The Program monitors and manages the APP's performance by tracking indicators such as the number of producers serviced, administrator's borrowing rates, default rates, and the total dollar value advanced. Aside from the number of producers serviced, the Program met all other targets during the period of 2013-14 to 2018-19. From 2013-14 to 2018-19, the average default rate as a percentage of total dollars advanced was 3.9%, meeting the target range between 3.0% and 4.0%. The Program enabled administrators to acquire preferential interest rates below the prime interest rate (see Annex C for detailed Program performance information).
From 2013-14 to 2018-19, the Program dispersed advances to 37,404 unique producers; representing 20% of Canadian producersFootnote 16. On average each year 21,730 unique producers participated in the Program. While there was a peak in 2013-14, the number of unique producers hovered around 21,700 or 9% below the Program's annual target of 24,000 producers. During the same period (2013-14 to 2018-19), the Program advanced a total of $13.4-billion dollars, averaging $2.2-billion annually and surpassing the target of $2-billion by 10%. The majority of dollars advanced were for grains and oilseeds commodities. As shown in Figure 4, Program uptake peaked during two particular market events from 2007-08 to 2018-19. The first peak in 2008-09 was the result of the Program using its Severe Economic Hardship provision to enable cattle and hog producers to manage major crises in their sector. The second peak in 2013-14 was due to a grain transportation blockage that resulted in producers being unable to get their grain to sale in a large harvest year. During the evaluation period of 2013-14 to 2018-19, there were no identified uptake peaks.
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Figure 3 presents the number of producers participating in the program, and the number of dollars advanced by the program by program year.
|Fiscal Year||Number of Producers (Thousands)||Total Advanced ($ Millions)|
Source: OAE table derived from Program Performance Data
6.2 Intermediate and long-term outcomes
The evaluation found evidence that the APP was meeting its intermediate outcome of enabling producers to access low cost capital. From 2013-14 to 2018-19, the average size of an advance was approximately $103,000. The average advance size rose at an annual rate of $1,225. While the overall average advance size mirrors the interest-free limit of $100,000, the average advance size for interest-free and interest-bearing loans are $60,000 and $236,000, respectively. This suggests that producers are using the APP when needed in their operations, and not just maximizing the interest-free portion on the $100,000. Approximately 18% of producers obtained advances at the Program's limit of the interest-free portion of $100,000. Similarly, 4% of producers were at the Program's $400,000 overall loan limit.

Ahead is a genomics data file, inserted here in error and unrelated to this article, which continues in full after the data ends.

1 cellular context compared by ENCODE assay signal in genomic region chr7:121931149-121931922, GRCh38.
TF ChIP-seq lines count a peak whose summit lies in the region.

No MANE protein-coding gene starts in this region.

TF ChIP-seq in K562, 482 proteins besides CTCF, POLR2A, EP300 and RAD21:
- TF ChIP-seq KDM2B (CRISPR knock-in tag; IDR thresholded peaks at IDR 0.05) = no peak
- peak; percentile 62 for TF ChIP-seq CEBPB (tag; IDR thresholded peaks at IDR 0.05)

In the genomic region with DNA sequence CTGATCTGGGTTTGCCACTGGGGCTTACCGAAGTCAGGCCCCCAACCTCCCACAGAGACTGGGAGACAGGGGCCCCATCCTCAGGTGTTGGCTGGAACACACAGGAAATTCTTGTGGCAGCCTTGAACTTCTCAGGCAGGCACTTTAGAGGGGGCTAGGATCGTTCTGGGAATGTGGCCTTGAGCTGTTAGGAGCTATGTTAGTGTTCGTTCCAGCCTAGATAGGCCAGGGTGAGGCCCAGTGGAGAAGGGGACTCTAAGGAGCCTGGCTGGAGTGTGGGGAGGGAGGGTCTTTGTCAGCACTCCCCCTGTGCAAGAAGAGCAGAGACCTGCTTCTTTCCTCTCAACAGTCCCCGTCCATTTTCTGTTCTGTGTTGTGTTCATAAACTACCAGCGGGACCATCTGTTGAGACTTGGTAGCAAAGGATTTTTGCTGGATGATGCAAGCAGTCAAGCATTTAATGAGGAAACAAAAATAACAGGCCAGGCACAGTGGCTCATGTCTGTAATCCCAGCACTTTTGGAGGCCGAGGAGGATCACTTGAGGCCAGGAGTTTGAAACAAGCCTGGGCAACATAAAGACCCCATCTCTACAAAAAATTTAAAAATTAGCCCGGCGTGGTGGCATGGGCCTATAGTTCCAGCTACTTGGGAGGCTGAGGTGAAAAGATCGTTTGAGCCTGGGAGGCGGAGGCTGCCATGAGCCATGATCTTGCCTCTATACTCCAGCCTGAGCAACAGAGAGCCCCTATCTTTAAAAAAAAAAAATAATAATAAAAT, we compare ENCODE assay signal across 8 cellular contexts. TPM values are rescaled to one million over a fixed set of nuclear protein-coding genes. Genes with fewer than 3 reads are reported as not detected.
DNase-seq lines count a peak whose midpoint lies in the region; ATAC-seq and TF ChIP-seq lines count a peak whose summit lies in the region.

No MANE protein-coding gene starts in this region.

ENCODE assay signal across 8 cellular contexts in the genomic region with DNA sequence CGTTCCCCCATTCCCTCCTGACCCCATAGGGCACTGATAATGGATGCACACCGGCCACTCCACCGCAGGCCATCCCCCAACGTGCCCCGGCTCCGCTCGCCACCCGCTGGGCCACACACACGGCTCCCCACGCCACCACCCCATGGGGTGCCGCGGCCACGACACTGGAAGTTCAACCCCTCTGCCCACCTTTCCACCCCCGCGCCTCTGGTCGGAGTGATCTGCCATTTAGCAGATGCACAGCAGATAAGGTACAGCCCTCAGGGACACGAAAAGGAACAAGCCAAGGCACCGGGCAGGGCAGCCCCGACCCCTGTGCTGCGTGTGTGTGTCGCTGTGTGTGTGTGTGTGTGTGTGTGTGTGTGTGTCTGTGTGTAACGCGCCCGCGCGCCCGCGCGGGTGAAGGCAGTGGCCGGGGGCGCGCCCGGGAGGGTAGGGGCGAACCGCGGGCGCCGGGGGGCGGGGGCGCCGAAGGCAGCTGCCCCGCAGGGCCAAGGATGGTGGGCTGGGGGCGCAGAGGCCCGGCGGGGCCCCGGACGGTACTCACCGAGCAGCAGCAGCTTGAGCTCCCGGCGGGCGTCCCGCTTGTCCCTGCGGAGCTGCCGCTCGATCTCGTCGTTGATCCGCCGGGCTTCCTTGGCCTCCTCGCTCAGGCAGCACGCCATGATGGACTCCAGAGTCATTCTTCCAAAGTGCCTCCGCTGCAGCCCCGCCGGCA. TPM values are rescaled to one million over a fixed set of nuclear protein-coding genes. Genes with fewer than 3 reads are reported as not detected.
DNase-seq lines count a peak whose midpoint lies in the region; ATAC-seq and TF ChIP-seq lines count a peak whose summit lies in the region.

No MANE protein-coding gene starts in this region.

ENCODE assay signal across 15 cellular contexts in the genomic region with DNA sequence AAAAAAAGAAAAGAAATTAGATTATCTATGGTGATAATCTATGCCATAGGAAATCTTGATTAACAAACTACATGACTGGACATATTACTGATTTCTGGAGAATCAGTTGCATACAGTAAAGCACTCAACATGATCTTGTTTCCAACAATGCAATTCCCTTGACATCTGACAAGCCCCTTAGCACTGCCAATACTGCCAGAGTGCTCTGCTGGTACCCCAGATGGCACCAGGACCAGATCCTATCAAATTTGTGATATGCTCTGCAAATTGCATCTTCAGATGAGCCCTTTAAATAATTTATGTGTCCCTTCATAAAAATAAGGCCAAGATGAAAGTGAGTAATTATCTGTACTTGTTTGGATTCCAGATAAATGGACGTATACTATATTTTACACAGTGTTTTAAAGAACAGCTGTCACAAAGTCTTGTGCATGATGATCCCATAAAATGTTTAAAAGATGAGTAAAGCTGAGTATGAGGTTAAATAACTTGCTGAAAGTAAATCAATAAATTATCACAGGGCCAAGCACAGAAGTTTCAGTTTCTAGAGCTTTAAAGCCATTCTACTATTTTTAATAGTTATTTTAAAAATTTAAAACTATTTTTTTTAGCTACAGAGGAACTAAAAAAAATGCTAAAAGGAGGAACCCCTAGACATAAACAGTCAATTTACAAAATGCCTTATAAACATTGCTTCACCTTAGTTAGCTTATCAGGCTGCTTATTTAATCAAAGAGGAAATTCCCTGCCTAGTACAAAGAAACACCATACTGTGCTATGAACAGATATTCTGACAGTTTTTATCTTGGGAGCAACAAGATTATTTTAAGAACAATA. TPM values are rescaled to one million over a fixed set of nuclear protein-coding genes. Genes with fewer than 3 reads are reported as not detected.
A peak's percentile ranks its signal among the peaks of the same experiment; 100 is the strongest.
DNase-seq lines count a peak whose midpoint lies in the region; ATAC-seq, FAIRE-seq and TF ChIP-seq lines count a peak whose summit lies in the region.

The Program provides access to producer loans of up to 50% of the expected value of eligible products, mitigating the risk for producers to borrow up to the Program's limit for the interest-free portion when it is not appropriate for their operations. Furthermore, Statistics Canada data suggests that an estimated 89%Footnote 17 of producers in 2018 generated less than the $800,000 in gross farm receipts required to secure a $400,000 advance, reaching the Program limit between 2013-14 and 2018-19.Footnote 18 The distribution of advance sizes and gross farm receipts suggest that the Program's loan limits of the first $100,000 for the interest-free portion, and $400,000 overall, have been sufficient to meet sector needs.
Continuous outstanding advances, defined as advances that are obtained while an advance from the previous program year is outstanding or are within 30 days of repayment of that previous advance, can create unforeseen liabilities. The evaluation found that 41% of the producers involved in APP between 2013-14 and 2017-18 took out an advance in the subsequent program year, within one month of repayment. In terms of liabilities, the average volume of these continuous advances was almost half (45%) of the total dollars advanced or $975-million each year. The majority of advances (70%) being rolled over by producers were interest-free loans ($100,000 or less). From 2014-15 to 2017-18, the evaluation estimated that continuous advances account for approximately 65% of the dollar value of interest paid by the department.
The evaluation found that the APP achieved its intended long-term outcome of enabling producers to manage business risks associated with cash flow. According to the evaluation's producer survey, producers are satisfied with the Program overall, with 85% of producers in the survey reporting they were satisfied with their advance. Surveyed producers believe that their advances were effective in meeting the Program's intended outcomes, with 53% and 69% of producers believing that their advances helped them market their products and meet short-term financial pressures, respectively.